The prospect of hospital business in Indonesia is still very promising in the midst of a pandemic. In the midst of the being busy of caring for patients who had flooded when Covid-19 cases increased, hospital services companies still continue to carry out business expansion agenda throughout the year.
According to the Indonesian Private Hospital Association (ARSSI), business expansion activities such as the addition of new hospitals are not affected by the Covid-19 pandemic. Instead, the existence of pandemics makes the need for health facilities or facilities increase. Hospitals management see the demographic condition of the Indonesian population as an opportunity for expansion. The growth in the number of new hospitals in 2021 can be in the range of 3%-5%. The number of hospitals throughout Indonesia reached around 3,000 units of which 65% were private hospitals.
The demographics of Indonesian population are amongst one of the main important considerations for expansion. Population growth will demand the addition of health care facilities. Based on data from the Central Statistics Agency, the population of Indonesia is projected to continue to increase, from 271 million people in 2020 to 294 million people in 2030. Along with the increasing population in Indonesia, additional health care facilities are needed at the same time with strengthening the National Health Insurance (JKN) program to support the health of the people.
The productive population (15 – 64 years) in Indonesia represents about 71% of Indonesia’s current population. Moreover, according to the World Bank, the population growth of the middle class is high, at least as many as 52 million people or about 1 in 5 Indonesians where the middle class tends to have a high health awareness.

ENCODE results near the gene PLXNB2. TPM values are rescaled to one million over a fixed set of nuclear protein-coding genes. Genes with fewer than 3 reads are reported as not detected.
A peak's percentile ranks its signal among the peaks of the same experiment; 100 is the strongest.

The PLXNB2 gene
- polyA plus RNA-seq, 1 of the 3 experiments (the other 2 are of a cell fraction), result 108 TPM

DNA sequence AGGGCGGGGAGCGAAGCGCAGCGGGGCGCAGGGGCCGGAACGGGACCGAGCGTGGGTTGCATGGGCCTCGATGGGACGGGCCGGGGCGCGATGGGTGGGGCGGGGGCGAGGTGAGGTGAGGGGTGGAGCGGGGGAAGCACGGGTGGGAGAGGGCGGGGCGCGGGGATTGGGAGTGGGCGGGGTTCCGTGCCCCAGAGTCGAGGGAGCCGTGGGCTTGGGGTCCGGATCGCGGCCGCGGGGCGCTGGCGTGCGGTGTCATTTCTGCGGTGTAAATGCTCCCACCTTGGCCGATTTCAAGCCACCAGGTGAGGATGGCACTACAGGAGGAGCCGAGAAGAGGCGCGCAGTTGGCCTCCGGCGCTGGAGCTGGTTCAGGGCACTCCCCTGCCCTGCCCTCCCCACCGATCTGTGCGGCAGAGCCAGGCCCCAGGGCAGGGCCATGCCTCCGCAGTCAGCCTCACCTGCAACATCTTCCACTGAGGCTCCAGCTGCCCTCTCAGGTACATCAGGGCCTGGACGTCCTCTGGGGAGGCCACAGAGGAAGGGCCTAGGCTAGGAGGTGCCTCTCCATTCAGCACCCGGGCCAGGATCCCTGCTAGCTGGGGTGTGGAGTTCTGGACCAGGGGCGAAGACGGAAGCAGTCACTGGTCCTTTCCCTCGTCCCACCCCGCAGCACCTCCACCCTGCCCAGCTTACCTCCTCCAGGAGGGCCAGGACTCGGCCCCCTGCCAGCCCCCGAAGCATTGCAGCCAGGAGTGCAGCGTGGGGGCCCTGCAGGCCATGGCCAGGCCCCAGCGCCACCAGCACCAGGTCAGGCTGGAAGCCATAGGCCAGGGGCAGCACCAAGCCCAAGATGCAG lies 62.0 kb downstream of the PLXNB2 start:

Another aspect is related to the potential increase in Indonesia’s per capita health expenditure and the effect of the government’s JKN program on private hospitals. According to the World Bank, Indonesia’s per capita health expenditure in 2018 recorded at US$112, relatively low compared to neighboring countries such as Malaysia, the Philippines, Singapore and Thailand valued at US$427, US$137, US$2,823 and US$276, respectively. Per capita health spending in Indonesia is predicted to reach US$269 by 2027.
Another source of opportunity is related to the availability of health infrastructure in Indonesia, which is still concentrated on the island of Java. The ratio of the number of beds in Indonesia ranges from 1.07 to 1.21 per 1,000 residents, with the highest bed ratio in Jakarta Special Region of 2.24 beds and North Sulawesi at 2.15 beds. This figure is still below the World Health Organization’s (WHO) universal standard of 3.0 beds per 1,000 population. According to World Bank data, the ratio of doctors for every 1000 residents is just 0.4. This number is lower than other countries.
The potential growth of telemedicine in Indonesia is also quite large. According to a McKinsey survey of more than 700 Indonesian customers, the growth in telemedicine usage increased 67% in the last six months of 2020. It is expected that there will be a synergy between online and offline health systems, where more telemedicine users can be referred to hospitals or clinics, as many diagnoses still require [conventional] brick and mortar medical care. According to Frost &Sullivan, digital health revenue in the country is expected to increase from US$85 million in 2017 to US$973 million by 2022 at a CAGR (Compounded Average Growth Rate) of more than 60%.